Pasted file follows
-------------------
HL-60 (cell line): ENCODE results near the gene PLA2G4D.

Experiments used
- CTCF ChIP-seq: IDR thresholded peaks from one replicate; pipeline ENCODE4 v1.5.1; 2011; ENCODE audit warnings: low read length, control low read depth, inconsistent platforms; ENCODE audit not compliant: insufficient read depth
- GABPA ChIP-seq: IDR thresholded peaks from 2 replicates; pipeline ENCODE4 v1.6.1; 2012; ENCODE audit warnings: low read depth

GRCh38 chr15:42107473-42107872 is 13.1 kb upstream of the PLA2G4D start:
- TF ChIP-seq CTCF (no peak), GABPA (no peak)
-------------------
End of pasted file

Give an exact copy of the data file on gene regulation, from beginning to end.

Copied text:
HL-60 (cell line): ENCODE results near the gene PLA2G4D.

Experiments used
- CTCF ChIP-seq: IDR thresholded peaks from one replicate; pipeline ENCODE4 v1.5.1; 2011; ENCODE audit warnings: low read length, control low read depth, inconsistent platforms; ENCODE audit not compliant: insufficient read depth
- GABPA ChIP-seq: IDR thresholded peaks from 2 replicates; pipeline ENCODE4 v1.6.1; 2012; ENCODE audit warnings: low read depth

GRCh38 chr15:42107473-42107872 is 13.1 kb upstream of the PLA2G4D start:
- TF ChIP-seq CTCF (no peak), GABPA (no peak)